The higher the price, the greater her motivation and the greater the
quantity she will supply. When the supply and demand are equal, the
economy is said to be at equilibrium. At this point, the allocation of her
good is at its most efficient because the amount of goods being supplied
is exactly the same as the amount of goods being demanded
(McConnell, C., & Bruce, S. (2008). In a long term level, the prices of
goods are constantly changing in relation to fluctuations in demand and
supply. For example, if the price is set too high, excess supply will be
created within the producer and this will be assigned inefficiency for Mrs.
Acres because the quantity that the consumer wants to consume is less
than the quantity supplied. An increase in supply reduces equilibrium
price, but increases equilibrium quantity. Also, excess demand can make
her supply, demand or equilibrium price to be different too. Excess
demand is created when price of a good is set below the equilibrium
price, and because the price is so low. Too many consumers would want
the goods while the producer (Mrs. Acres) would not be making enough
from the pie because there are too few goods (pies) being produced to
satisfy the demands from the consumers (McConnell, C., & Bruce, S.
(2008). In other words, she needs to consider other factors that influence
on the quantity supplied of any product other than price alone.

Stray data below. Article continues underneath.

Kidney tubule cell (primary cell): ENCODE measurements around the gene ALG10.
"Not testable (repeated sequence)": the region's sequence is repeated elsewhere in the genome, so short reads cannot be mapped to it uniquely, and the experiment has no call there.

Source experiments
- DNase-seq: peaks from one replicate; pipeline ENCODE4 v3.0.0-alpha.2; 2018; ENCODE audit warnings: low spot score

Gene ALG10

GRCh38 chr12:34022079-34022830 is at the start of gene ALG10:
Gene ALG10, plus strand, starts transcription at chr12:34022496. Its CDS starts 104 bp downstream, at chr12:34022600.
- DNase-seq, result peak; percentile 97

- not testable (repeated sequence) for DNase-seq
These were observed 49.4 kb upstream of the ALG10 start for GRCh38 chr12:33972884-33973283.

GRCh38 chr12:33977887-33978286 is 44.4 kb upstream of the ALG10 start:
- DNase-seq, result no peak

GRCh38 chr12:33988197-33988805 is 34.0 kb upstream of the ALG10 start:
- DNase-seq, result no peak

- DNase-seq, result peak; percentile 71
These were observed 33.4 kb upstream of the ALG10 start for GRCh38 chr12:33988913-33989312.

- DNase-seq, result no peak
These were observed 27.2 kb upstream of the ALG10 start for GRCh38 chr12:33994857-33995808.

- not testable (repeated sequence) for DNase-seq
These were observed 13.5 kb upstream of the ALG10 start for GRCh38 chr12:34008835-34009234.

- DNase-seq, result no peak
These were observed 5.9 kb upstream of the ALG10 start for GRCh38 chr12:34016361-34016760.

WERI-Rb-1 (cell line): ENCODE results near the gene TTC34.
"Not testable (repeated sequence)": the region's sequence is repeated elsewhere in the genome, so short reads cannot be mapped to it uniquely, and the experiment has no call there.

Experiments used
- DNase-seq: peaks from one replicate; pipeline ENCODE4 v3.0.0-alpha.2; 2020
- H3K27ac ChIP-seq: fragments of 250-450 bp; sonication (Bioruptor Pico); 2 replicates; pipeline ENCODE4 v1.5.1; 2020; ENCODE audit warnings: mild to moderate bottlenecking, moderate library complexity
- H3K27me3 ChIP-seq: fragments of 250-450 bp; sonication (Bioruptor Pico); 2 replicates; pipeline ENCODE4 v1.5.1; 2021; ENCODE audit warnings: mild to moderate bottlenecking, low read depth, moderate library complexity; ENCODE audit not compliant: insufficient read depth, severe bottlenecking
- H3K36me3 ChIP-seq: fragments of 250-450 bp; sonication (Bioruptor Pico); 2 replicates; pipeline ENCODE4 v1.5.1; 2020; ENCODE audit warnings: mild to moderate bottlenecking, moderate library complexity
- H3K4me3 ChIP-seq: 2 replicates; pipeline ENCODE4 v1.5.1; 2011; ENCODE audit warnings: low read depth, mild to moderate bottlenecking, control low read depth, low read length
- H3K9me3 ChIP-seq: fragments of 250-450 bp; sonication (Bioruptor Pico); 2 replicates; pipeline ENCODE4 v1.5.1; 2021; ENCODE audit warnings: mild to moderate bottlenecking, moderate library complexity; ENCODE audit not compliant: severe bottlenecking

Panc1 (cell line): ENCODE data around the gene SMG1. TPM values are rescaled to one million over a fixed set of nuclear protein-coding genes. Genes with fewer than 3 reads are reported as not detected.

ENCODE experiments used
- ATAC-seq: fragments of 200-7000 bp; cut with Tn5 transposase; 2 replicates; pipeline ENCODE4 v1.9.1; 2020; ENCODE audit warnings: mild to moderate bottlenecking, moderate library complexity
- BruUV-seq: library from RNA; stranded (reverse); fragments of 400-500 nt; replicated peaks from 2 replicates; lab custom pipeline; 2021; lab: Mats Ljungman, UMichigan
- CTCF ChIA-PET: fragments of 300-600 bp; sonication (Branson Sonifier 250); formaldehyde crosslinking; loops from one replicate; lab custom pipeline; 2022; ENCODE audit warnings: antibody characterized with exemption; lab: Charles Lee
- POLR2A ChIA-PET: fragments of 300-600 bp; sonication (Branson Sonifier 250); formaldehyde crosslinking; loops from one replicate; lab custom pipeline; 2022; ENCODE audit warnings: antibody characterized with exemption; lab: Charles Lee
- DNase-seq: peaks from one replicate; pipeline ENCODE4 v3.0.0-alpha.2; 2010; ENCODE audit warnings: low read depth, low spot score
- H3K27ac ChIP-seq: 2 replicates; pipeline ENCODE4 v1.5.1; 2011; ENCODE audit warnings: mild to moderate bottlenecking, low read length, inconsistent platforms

Resources prices: As resource prices increase, the cost of production
increases. As a result, Mrs. Acres must receive higher prices to be willing
to produce any given level of output. Technological changes: Changes in
technology usually result in improved productivity. Increased productivity
can reduce the cost of production. A decrease in the cost of production
will increase supply. Taxes and Subsidies: Businesses treat most taxes
as costs. A producer aims to minimize his profit, but an increase in tax
can increase his production costs and his capacity to buy resource
supplies and forcing him to reduce his supply. In contrast, If the
government subsidies the production of a good, it is in effect lowers the
producers’ costs and increase supply (McConnell, C., & Bruce, S.
(2008).
4. Identify the factors of production (economic resources including
natural, human, and financial resources) and for each factor of
production give an example of what might be needed to operate that
business (Chose: Laundry detergent)

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Labor, capital, land and entrepreneur are considered factors of
production. Capital is defined as produced equipment; as all finance